It’s unknown whether the driver of an 18-wheeler will face any charges after a preliminary Fort Worth police investigation of the Sept. 11 Interstate 35W crash that killed four and injured five found that the semi-truck was in the far left lane when it hit a group of vehicles and people who had pulled over on the side of the freeway.
Fort Worth police told the Star-Telegram that several people had stopped to help the driver of a Chrysler 200 that was traveling northbound on the freeway south of downtown when it began to spin. The car then veered to the left, hit the center median, and became disabled.
A white Ford F-350 pickup truck, a white Freightliner semi-truck cab without a trailer, a white Hyundai Elantra, and a black Hyundai Sonata all stopped and the drivers and passengers got out of their vehicles to check on the driver of the Chrysler 200, according to the investigation.
While they were outside of their vehicles, a white Freightliner semi-truck with a trailer traveling northbound in the far left lane collided with the Sonata causing the Sonata to strike the Elantra, police said.
After the semi-truck with the trailer hit the Sonata, it collided with the vehicles and people who had stopped at the initial crash scene, according to the investigation.
City ordinance signs on that area of I-35W state, “No Trucks Left Lane,” but according to Transportation Code 545.065, “an order or ordinance under Subsection (b) must allow a restricted vehicle to use any lane of the highway to pass another vehicle and to enter and exit the highway.”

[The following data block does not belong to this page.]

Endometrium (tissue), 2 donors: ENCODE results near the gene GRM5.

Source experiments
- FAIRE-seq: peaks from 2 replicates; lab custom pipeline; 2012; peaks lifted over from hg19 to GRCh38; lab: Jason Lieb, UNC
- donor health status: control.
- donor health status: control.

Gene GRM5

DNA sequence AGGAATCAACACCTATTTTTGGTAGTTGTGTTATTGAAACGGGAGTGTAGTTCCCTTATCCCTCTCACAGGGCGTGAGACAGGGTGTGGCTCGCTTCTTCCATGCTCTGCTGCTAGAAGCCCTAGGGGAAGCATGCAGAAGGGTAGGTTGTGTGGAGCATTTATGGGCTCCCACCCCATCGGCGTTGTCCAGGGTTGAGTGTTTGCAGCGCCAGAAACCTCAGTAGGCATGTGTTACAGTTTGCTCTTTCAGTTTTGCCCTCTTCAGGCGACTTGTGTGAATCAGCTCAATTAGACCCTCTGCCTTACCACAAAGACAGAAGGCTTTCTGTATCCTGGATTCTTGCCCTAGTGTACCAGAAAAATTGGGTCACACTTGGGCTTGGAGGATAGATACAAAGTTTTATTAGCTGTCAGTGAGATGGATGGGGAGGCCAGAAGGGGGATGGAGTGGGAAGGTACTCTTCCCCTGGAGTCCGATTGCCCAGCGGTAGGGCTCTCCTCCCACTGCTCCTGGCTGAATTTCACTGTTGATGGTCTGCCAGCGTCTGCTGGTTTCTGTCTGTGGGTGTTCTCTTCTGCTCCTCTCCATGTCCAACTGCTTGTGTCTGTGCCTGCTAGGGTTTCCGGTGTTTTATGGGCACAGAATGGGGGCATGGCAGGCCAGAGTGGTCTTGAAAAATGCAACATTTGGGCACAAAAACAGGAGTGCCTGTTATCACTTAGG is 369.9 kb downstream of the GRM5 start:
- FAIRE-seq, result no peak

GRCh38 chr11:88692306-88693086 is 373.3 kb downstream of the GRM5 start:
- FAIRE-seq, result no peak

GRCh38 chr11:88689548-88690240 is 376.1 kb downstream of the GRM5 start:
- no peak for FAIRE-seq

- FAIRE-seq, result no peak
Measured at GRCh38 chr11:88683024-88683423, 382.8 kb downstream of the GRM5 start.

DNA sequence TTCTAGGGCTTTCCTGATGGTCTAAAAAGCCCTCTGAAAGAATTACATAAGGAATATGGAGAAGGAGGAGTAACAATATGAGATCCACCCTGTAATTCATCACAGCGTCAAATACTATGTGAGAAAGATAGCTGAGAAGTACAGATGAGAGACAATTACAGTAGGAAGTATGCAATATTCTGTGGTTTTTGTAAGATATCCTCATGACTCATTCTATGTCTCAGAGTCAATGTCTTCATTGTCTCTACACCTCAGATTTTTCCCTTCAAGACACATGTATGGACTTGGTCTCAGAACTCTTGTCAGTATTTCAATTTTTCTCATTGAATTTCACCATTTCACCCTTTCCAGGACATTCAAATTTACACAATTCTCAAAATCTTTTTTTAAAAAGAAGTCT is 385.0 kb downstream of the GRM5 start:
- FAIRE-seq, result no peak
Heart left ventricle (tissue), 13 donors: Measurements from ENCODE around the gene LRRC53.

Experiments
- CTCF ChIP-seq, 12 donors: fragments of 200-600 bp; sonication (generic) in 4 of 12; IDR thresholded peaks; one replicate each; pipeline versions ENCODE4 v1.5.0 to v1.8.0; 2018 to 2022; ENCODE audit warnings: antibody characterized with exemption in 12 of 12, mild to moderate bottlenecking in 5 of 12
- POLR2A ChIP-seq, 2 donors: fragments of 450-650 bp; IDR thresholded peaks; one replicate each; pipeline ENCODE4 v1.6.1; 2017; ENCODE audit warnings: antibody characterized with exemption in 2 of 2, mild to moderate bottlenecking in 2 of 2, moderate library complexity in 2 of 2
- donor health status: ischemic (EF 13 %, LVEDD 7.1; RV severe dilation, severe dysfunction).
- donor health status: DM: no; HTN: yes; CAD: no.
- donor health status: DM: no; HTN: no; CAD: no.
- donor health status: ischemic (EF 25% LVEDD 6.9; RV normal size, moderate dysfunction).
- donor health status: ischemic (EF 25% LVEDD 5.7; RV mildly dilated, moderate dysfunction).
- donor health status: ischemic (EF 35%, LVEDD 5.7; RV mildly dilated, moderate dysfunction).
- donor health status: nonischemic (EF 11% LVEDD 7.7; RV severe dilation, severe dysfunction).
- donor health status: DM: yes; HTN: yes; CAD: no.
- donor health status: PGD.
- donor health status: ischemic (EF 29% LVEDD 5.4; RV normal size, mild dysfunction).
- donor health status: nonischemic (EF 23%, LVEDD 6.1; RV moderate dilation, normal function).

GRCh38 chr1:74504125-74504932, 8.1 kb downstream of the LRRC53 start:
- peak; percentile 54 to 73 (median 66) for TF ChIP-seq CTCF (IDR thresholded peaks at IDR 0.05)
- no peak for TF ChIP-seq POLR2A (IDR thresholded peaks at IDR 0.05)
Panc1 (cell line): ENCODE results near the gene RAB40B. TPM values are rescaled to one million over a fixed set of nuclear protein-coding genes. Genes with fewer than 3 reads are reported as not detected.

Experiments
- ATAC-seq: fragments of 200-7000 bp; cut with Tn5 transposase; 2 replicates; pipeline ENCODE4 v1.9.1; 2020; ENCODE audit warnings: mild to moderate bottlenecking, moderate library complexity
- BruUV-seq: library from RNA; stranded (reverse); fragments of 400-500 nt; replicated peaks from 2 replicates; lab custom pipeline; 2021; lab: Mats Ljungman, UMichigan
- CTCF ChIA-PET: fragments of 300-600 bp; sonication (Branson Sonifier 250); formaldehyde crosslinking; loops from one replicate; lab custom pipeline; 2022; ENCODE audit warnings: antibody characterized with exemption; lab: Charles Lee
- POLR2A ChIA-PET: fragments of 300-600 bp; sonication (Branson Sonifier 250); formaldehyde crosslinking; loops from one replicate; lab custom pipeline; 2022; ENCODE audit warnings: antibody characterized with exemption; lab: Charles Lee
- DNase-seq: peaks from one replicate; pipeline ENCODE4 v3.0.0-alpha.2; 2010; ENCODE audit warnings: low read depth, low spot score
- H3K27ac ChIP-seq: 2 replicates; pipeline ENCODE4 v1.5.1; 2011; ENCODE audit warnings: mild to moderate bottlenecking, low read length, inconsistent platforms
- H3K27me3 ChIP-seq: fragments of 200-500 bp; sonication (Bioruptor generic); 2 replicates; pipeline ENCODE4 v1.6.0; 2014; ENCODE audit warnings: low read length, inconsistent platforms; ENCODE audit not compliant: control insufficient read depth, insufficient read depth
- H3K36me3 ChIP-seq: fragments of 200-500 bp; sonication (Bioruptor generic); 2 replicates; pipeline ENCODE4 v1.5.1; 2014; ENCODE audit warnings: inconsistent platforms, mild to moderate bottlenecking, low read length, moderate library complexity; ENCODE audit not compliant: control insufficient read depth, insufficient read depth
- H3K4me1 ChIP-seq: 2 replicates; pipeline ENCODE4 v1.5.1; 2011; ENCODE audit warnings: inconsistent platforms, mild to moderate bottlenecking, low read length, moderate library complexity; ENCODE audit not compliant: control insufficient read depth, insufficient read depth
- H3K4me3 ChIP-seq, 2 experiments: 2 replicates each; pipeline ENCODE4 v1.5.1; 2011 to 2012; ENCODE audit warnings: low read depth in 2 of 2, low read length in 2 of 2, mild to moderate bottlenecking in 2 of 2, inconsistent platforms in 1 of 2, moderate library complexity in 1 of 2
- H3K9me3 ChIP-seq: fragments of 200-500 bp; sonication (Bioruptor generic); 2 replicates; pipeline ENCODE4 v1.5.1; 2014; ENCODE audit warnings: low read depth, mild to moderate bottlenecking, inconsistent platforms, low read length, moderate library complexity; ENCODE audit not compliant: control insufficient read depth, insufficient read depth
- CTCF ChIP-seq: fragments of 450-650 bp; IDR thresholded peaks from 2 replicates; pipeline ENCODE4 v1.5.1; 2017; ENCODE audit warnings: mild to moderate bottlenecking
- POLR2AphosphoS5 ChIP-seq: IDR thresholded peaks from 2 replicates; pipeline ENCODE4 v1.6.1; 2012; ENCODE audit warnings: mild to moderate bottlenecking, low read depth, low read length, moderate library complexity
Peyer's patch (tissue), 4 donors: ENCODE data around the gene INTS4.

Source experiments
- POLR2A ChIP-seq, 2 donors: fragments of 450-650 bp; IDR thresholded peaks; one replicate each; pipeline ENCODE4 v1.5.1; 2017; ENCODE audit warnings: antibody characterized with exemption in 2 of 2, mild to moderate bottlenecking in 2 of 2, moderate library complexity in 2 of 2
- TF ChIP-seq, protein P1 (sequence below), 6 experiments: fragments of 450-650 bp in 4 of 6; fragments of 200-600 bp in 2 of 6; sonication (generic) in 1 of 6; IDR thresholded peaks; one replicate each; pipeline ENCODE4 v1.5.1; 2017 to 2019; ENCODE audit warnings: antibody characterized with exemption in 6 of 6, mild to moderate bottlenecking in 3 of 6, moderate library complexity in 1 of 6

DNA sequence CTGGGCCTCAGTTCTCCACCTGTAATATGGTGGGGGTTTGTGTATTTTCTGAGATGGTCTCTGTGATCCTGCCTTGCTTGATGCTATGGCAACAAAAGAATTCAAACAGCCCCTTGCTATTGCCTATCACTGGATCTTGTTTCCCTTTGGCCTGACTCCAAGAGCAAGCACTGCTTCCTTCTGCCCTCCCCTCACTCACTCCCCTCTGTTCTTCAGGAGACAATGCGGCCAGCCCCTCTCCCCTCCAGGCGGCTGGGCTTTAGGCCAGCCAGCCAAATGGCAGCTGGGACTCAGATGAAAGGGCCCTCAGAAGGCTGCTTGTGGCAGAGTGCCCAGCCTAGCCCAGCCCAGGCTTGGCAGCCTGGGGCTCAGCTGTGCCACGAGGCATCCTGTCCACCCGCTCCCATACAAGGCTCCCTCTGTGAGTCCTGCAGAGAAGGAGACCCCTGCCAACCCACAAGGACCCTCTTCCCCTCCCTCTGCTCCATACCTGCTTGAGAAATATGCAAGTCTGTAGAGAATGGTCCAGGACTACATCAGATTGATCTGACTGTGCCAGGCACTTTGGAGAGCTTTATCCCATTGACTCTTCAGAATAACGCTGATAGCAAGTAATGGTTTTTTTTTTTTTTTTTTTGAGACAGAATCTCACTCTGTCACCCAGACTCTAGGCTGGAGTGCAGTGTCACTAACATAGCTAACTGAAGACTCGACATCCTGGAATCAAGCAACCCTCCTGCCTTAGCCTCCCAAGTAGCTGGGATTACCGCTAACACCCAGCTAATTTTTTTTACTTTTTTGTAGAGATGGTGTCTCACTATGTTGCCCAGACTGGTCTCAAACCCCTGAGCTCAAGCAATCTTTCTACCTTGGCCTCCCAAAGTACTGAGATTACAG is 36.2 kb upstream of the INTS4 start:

The investigation so far hasn’t determined with the truck was in the far left lane.
No charges have been filed against the driver of the semi-truck with the trailer and the case is still under investigation.
The Tarrant County Medical Examiner’s Office identified those who died at the crash scene as 31-year-old Susana Longoria, of Fort Worth; 23-year-old Kiara Barker, originally of Bastrop, Louisiana; and 25-year-old Chase Mapes, of Yukon, Oklahoma. Jasmine Jones, 21, died at a hospital.
Longoria was the driver of the Chrysler 200, her family told KDFW-TV. She was on her way home from nursing school at Tarrant County College south campus at the time of the accident, her family said on a GoFundMe page.
“Susie touched the lives of everyone around her with her positive outlook in life, her infectious personality and her smile as bright as the sun,” the GoFundMe description says.
Longoria always tucked her 9-year-old daughter into bed when she got home, her family told WFAA. They said they still have unanswered questions about the crash that took her life and whether anyone will be held responsible.
A woman and four men had injuries and were transported to hospitals, according to MedStar.
Police have said they don’t believe that alcohol or weather were factors in the crash.